High costs keep focus of Japan on nuclear
Japan once again will be without atomic energy as its only operating nuclear reactor was to go offline Sunday for refueling and maintenance, and other plants remain closed for intensified safety checks after the 2011 meltdowns at the tsunami-stricken plant in Fukushima.
But despite signs that the Fukushima crisis is worsening, Japan’s commitment to restarting many of its 50 idled reactors appears stronger than ever, a year after a previous government said it would begin to phase out nuclear power completely.
Prime Minister Shinzo Abe, who took office in December, says nuclear power remains essential, even with a surge in generation capacity from solar, wind and other renewable sources, and that the world’s No. 3 economy cannot afford the mounting costs from importing gas and oil.
Four nuclear-plant operators have applied to restart a dozen reactors under revised safety guidelines, though the pace will be slow.
Only two reactors have been operating in Japan since July 2012, both at Ohi in the west. The No. 3 reactor went offline for maintenance Sept. 2, and the No. 4 reactor was to be shut down Sunday night.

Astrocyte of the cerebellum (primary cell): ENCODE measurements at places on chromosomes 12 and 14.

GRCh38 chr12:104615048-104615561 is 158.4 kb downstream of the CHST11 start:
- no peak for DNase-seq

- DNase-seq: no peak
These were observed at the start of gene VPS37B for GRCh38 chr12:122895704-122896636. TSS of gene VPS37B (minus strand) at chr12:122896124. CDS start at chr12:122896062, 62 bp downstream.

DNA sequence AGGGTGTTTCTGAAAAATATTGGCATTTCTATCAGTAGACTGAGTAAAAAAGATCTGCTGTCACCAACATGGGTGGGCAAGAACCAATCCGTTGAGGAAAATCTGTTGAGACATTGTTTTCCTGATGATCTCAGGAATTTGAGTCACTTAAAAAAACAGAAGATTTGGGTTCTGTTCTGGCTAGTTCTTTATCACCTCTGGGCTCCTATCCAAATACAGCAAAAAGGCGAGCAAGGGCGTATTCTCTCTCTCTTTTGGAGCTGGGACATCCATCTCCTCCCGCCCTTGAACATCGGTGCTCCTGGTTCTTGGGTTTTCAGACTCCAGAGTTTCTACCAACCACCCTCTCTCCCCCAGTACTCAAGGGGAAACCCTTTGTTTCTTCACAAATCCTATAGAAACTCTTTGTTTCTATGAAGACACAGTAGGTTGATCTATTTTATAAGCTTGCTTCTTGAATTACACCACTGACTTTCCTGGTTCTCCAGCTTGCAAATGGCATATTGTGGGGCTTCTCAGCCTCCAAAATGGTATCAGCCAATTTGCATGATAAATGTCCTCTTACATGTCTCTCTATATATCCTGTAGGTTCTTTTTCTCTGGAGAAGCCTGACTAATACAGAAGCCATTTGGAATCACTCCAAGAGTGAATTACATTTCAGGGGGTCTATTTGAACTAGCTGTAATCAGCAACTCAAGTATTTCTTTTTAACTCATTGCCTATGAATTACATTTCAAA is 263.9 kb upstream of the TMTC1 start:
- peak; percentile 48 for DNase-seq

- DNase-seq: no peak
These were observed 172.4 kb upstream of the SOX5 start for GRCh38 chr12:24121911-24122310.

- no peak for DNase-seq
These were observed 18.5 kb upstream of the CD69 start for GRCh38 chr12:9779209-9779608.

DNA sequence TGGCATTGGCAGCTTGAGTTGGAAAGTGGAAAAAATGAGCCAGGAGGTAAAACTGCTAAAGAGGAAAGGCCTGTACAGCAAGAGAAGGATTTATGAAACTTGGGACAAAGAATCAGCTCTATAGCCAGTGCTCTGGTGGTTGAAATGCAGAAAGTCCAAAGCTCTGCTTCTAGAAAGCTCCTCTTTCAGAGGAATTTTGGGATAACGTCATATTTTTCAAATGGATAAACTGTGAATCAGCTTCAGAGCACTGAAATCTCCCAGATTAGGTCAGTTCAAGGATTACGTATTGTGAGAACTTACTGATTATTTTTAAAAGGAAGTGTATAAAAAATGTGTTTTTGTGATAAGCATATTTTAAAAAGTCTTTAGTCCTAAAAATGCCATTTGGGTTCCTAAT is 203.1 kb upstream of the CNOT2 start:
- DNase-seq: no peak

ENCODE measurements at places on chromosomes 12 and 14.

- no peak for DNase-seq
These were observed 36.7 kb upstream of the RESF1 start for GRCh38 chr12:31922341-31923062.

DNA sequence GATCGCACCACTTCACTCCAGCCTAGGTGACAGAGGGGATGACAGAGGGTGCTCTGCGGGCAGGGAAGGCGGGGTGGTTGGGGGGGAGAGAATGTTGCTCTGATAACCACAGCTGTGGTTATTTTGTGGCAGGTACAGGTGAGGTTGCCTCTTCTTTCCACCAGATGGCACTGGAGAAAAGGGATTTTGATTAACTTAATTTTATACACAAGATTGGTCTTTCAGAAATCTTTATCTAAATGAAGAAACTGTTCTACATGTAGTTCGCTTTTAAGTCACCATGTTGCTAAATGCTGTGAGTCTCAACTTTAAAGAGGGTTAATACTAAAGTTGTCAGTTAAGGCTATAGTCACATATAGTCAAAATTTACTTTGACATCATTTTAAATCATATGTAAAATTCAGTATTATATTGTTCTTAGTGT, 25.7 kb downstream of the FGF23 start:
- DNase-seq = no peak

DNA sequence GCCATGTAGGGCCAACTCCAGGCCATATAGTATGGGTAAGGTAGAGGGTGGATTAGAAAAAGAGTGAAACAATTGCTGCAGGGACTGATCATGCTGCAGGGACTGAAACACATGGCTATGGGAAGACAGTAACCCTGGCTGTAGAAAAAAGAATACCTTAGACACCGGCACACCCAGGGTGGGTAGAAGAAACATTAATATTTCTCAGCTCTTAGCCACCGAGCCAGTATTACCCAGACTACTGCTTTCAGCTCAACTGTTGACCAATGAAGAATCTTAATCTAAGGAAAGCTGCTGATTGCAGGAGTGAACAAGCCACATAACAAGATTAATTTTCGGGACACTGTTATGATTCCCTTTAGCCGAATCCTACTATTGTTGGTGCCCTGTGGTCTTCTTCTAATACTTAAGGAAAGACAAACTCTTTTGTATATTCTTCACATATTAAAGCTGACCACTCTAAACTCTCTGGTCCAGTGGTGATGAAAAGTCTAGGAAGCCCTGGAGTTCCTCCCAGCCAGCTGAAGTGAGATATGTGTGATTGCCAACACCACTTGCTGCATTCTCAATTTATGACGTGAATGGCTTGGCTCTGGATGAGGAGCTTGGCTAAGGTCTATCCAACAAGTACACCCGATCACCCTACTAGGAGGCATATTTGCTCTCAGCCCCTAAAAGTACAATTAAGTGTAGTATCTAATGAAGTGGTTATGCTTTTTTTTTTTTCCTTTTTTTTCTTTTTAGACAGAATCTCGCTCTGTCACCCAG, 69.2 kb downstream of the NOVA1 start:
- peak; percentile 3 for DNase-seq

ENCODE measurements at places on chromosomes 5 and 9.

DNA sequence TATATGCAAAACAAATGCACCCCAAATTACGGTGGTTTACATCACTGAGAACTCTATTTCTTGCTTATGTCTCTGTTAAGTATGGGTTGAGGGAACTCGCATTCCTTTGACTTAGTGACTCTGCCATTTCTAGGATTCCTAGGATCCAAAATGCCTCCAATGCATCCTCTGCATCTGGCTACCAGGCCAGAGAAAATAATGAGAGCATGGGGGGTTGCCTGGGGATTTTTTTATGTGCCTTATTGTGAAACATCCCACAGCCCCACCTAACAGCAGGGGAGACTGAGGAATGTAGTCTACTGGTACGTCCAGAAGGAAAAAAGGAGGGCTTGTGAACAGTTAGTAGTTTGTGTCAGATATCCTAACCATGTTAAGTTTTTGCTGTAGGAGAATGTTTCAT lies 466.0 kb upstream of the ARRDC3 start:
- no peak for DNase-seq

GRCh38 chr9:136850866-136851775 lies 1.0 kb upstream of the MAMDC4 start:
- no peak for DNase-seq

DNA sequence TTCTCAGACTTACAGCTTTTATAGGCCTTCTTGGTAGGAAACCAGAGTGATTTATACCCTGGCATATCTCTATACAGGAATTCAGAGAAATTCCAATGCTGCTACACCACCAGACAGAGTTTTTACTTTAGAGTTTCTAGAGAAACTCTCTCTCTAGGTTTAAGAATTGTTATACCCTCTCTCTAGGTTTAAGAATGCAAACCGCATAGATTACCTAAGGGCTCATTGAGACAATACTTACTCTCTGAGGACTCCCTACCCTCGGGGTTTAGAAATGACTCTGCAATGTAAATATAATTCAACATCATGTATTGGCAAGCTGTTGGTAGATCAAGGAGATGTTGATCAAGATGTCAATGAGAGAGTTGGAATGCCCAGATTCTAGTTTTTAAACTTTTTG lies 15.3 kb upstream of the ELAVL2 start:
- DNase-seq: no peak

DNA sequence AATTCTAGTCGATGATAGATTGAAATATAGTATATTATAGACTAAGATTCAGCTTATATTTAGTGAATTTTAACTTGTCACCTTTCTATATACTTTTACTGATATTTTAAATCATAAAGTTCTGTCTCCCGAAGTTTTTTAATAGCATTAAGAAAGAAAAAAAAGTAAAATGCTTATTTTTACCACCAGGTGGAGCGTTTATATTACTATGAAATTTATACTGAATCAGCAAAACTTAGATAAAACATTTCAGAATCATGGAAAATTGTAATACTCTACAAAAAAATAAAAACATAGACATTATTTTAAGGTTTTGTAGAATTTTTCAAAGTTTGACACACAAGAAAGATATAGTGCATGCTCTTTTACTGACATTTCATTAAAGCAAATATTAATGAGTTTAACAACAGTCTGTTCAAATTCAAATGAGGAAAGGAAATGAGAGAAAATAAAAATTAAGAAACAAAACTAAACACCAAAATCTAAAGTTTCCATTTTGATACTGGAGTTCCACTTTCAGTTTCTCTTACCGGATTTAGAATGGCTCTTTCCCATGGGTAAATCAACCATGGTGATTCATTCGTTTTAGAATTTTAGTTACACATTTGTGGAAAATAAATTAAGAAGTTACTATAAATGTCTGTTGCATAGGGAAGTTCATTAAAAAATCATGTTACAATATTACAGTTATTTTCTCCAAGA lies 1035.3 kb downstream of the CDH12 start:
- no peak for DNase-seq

The disaster at the Fukushima Dai-ichi plant, the worst atomic accident since the 1986 Chernobyl explosion, prompted a rethink of plans to raise nuclear capacity from one-third to over half of total demand.
Even with little to no nuclear power, Japan has managed to avoid power rationing and blackouts.
Recent disclosures that the Fukushima plant is leaking radiation and struggling to handle contaminated water used to cool its reactors have raised alarms over whether the situation is as under control as Abe says.
Still, the government appears certain to scuttle the commitment to end the use of nuclear power gradually that was made a year ago under a different administration.
The issue is cost, and to a lesser extent, concern over a resurgence in climate-changing carbon emissions due to increased use of coal and oil to generate power.